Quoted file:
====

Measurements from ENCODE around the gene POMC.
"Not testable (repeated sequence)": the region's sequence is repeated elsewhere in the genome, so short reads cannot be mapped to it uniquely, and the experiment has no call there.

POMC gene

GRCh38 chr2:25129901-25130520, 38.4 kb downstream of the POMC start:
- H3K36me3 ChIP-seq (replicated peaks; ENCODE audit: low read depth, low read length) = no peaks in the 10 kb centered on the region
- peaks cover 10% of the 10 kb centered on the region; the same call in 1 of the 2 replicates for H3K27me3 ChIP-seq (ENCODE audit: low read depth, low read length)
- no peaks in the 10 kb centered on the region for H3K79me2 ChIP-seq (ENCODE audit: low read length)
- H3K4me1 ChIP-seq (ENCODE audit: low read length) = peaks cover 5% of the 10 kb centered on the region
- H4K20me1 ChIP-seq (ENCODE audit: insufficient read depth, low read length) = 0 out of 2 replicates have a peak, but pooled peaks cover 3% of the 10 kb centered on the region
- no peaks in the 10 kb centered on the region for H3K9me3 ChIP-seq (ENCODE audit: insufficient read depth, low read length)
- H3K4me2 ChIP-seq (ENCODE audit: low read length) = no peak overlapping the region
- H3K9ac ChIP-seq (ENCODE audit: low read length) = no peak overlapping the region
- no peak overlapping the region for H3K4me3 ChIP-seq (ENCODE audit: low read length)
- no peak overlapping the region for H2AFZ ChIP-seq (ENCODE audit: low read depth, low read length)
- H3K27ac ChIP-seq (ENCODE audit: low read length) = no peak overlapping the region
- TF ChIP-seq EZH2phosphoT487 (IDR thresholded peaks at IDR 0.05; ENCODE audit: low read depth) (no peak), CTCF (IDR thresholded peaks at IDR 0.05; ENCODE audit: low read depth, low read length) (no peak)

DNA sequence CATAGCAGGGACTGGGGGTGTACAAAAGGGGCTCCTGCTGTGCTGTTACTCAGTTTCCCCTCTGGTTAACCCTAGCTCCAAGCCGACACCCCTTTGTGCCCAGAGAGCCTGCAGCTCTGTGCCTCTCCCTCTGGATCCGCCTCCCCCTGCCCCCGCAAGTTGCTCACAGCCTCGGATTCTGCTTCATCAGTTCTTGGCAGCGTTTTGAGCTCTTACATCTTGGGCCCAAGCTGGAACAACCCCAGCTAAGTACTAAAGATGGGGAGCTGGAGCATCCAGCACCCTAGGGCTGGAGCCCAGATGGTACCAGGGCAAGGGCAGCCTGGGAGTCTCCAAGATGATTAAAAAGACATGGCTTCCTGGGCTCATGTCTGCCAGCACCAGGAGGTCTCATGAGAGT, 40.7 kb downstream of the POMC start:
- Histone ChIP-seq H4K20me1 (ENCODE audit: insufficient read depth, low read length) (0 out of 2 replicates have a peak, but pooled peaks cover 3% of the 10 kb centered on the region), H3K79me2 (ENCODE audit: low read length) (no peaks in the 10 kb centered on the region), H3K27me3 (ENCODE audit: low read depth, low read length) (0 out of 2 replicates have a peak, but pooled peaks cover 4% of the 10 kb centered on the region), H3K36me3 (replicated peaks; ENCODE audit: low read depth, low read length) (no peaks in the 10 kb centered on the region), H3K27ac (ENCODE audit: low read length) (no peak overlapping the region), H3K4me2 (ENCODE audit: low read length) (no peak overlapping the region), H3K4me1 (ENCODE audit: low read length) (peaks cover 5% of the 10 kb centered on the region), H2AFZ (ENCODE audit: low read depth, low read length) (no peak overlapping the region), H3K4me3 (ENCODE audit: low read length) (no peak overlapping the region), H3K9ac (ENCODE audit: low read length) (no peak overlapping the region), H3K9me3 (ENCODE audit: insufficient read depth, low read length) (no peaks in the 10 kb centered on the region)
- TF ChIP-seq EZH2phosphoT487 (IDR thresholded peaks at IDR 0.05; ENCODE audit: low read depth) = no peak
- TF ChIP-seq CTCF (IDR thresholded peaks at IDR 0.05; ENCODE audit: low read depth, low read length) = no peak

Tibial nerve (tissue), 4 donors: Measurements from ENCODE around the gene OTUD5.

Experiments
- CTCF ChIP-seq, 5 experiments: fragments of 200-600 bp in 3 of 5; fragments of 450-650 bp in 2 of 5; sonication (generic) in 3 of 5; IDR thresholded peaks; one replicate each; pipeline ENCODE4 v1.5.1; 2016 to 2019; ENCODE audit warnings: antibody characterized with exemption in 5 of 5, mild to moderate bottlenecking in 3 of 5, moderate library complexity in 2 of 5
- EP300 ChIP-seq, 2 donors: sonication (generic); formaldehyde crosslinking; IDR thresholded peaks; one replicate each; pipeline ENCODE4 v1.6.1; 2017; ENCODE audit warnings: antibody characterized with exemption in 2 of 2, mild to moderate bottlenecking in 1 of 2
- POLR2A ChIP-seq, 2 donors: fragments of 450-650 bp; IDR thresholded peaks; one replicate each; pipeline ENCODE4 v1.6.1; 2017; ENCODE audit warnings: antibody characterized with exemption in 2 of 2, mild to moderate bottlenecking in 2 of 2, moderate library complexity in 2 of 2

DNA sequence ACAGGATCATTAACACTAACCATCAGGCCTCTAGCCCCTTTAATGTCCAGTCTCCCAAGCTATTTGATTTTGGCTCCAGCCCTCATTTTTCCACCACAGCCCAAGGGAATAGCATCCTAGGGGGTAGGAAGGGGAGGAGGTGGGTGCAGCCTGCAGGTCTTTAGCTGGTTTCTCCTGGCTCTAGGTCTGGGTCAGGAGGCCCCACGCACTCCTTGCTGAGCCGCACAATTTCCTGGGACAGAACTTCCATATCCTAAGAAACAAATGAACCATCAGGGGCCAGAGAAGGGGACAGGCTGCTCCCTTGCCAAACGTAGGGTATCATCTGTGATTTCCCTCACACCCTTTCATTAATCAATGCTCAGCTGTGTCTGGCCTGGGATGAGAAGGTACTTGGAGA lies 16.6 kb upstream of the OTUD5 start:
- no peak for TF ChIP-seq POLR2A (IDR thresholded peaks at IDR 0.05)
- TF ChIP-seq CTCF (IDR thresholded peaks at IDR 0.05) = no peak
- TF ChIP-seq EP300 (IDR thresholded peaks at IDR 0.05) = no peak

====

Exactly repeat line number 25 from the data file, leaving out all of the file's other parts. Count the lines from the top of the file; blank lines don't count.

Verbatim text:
- POLR2A ChIP-seq, 2 donors: fragments of 450-650 bp; IDR thresholded peaks; one replicate each; pipeline ENCODE4 v1.6.1; 2017; ENCODE audit warnings: antibody characterized with exemption in 2 of 2, mild to moderate bottlenecking in 2 of 2, moderate library complexity in 2 of 2